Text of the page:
Anti-terrorism security barriers could be installed at vulnerable sites across the Capital - amid fears that tightly-congested areas between road blocks could become more of a target.
The city council will draw up costed plans to roll out permanent or semi-permanent barriers at six current high priority locations - as well as investigate further barriers across the city, potentially including George Street, George Square, Cowgate and theatres.
The six current barriers are temporary structures and the Centre for the Protection of National Infrastructure (CPNI), run by the Home Office, has told council officials they "cannot be considered as a long-term solution".
Officials want to strike a balance between public safety and more attractive barriers.
Cllr Donald Wilson, culture and communities convener, said: “As a capital city and a major destination for festivals and events, appropriate measures are put in place every year to ensure the security of our crowded places. As visitors are attracted to the city it is essential we ensure they enjoy safe environments and we were the first council to work with local police to devise and develop our own protection system.
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“This is always reviewed to ensure it is fit for purpose and as part of our exciting plans for transforming the city centre we will look at further key sites which could benefit from increased protection measures. Where possible we will consider a high design standard in keeping with the historic environment and try to ensure any measures are temporary so they are in place only when and where required."
Proposals for secondary priority areas such as George Street and Cowgate that "occasionally become crowded places for events" will also be moved forward, ahead of "very occasional" locations including the EICC and Edinburgh Playhouse.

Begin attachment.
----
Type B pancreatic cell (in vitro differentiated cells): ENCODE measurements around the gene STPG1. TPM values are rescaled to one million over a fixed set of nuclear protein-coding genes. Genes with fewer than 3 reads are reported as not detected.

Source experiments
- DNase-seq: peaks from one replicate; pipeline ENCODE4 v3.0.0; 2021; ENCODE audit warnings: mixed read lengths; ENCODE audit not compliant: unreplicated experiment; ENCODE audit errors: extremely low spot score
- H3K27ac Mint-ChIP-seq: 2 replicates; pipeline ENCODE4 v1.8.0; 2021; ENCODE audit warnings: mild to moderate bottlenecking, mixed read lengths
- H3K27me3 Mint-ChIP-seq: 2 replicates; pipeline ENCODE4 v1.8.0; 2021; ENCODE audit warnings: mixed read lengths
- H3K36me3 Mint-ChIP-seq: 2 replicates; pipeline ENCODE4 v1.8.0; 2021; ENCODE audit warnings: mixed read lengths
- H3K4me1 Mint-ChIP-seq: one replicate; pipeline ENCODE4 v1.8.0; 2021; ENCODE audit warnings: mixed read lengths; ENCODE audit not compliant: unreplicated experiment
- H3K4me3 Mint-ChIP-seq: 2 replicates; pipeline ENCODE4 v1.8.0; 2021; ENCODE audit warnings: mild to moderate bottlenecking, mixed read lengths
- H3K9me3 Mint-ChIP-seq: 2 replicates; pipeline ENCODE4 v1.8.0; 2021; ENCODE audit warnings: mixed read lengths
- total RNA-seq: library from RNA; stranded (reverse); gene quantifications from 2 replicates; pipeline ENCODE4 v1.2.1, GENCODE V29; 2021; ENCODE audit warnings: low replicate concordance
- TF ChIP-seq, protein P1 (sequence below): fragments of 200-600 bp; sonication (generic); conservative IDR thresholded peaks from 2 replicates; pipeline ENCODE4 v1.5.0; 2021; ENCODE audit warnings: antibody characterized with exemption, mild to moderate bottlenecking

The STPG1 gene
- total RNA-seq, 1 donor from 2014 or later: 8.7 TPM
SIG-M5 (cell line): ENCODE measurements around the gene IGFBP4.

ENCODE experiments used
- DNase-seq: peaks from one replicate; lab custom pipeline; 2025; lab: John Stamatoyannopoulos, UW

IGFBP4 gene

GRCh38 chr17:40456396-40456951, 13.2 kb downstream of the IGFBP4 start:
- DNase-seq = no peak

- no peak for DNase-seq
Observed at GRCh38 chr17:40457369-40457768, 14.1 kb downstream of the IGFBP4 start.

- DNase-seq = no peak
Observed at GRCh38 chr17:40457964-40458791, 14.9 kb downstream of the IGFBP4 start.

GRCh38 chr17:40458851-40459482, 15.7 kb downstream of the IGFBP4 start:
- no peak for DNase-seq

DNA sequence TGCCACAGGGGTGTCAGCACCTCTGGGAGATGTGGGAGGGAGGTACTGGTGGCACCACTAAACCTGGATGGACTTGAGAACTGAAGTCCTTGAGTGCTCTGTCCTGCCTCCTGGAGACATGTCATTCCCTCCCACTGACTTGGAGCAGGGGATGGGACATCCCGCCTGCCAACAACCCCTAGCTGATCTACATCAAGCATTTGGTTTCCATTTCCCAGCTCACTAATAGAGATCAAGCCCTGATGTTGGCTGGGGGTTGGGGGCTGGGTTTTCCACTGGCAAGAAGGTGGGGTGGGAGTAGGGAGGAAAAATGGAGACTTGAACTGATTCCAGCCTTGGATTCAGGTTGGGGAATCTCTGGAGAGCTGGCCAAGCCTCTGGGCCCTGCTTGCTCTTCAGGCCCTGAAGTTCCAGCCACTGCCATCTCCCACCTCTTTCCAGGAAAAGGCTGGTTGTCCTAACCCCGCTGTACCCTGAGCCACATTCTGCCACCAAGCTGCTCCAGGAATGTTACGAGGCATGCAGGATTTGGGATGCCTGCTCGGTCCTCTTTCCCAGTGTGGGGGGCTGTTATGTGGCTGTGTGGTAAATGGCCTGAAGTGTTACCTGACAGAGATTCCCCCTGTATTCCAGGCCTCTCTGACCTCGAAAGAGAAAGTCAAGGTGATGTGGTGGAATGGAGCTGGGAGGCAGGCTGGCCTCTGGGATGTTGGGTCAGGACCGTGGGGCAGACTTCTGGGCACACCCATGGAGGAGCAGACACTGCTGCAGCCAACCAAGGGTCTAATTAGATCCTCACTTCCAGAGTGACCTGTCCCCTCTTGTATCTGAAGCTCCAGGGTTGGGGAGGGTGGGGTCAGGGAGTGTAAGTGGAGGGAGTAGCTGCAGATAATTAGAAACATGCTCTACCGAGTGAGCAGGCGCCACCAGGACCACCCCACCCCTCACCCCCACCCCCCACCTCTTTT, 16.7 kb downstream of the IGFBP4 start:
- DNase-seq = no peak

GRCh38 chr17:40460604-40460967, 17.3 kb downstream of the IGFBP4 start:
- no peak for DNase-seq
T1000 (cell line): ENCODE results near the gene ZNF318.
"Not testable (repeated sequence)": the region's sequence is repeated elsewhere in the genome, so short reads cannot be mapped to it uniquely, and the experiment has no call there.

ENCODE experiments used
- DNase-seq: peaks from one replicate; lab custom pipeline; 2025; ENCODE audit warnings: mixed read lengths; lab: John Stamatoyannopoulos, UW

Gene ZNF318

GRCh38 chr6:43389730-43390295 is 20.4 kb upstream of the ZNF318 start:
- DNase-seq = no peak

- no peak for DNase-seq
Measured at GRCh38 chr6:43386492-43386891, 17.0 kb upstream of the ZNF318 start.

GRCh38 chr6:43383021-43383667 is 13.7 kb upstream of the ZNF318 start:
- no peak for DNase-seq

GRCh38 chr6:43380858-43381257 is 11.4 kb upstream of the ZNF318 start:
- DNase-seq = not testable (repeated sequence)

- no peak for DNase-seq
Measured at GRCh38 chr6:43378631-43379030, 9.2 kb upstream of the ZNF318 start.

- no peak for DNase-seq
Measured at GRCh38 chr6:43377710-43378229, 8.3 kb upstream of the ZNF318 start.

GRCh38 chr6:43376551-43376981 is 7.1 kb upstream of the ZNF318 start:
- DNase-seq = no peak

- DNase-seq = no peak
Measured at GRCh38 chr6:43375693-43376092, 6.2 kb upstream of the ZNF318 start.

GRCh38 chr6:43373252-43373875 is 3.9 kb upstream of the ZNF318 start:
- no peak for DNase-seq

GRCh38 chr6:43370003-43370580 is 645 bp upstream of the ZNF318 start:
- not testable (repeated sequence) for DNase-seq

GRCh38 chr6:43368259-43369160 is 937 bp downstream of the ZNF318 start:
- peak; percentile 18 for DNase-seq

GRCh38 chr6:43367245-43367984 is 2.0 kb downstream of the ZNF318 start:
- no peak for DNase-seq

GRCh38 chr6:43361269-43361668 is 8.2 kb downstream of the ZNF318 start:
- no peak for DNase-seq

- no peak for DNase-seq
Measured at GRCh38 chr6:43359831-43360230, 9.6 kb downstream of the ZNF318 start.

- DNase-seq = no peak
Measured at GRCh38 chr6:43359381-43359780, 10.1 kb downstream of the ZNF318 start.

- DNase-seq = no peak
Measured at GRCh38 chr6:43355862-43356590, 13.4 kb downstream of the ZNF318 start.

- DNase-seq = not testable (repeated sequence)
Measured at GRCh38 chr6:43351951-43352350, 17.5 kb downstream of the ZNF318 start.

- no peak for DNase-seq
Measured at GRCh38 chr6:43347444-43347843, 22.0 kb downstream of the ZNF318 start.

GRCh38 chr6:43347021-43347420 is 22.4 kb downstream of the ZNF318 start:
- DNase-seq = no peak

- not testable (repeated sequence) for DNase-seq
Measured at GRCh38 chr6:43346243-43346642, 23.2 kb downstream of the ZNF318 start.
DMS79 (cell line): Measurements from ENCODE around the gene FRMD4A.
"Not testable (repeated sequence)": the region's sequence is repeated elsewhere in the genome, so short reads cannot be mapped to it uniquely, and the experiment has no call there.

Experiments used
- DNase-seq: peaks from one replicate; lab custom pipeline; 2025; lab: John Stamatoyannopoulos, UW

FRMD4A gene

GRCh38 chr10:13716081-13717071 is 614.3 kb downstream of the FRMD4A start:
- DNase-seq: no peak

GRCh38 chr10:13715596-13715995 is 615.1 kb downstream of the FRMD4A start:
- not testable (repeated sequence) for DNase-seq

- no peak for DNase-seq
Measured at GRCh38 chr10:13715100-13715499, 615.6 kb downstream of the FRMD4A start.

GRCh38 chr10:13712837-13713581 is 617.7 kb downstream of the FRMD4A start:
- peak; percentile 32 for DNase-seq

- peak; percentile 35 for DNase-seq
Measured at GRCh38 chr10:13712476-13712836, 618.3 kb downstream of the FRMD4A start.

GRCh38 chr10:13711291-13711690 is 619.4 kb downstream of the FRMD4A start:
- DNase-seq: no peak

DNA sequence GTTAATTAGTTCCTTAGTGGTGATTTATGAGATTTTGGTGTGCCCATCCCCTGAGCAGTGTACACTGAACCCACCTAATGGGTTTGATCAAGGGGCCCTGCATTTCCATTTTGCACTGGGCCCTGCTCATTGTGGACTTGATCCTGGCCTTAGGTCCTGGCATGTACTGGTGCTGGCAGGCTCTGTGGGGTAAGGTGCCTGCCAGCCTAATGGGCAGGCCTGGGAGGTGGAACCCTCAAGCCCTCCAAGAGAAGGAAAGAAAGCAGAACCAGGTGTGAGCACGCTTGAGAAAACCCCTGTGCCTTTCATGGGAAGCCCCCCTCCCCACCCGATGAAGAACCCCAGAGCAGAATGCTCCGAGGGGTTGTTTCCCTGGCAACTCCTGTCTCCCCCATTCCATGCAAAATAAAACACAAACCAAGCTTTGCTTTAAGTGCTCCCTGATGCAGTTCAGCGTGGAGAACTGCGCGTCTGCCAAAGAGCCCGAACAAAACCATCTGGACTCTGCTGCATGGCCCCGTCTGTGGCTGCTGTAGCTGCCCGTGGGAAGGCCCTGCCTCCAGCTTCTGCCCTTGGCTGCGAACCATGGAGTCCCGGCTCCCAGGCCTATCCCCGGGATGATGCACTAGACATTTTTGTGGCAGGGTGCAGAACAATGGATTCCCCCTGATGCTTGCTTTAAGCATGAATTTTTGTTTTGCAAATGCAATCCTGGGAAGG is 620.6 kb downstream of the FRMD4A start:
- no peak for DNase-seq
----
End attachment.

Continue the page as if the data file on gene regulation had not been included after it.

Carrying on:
Conservative Cllr Phil Doggart highlighted concerns that a large volume of people between barriers could cause a public safety problem.
He said: "Looking at the structure, the barriers are there to stop one type of an attack. If an attack is planned, I'm guessing the perpetrator would use a different form of attack to take life.
"My concern is we have now got a huge concentration of people. If someone is going to engage in an attack, they will work out the most affective way of succeeding in their attack. It could make a different type of attack worse."
The council's public safety manager, John McNeill, said the barriers are to stop "vehicles being used as a weapon" and could also be used for "large buildings in the city centre that have large amount of people gathering around them, like theatres".
He added: "The national barrier asset will not be removed until higher priority is found or we replace that asset.
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"What we will be putting in is constructed bollards on the footways. We will not have a gate closed when they are not manned - there will always be somebody beside a closed gate."
Liberal Democrat culture spokesperson, Cllr Hal Osler, called for better management of the security barriers - particularly for people with mobility issues.
She said: "One of the biggest issues we have during the summer months is there's no in-out or no understanding of how they work.
"There's a real problem with the numbers and people blocking access through. There was a deep concern from those with accessibility needs or buggies who can't get through - we need to manage them a little bit better."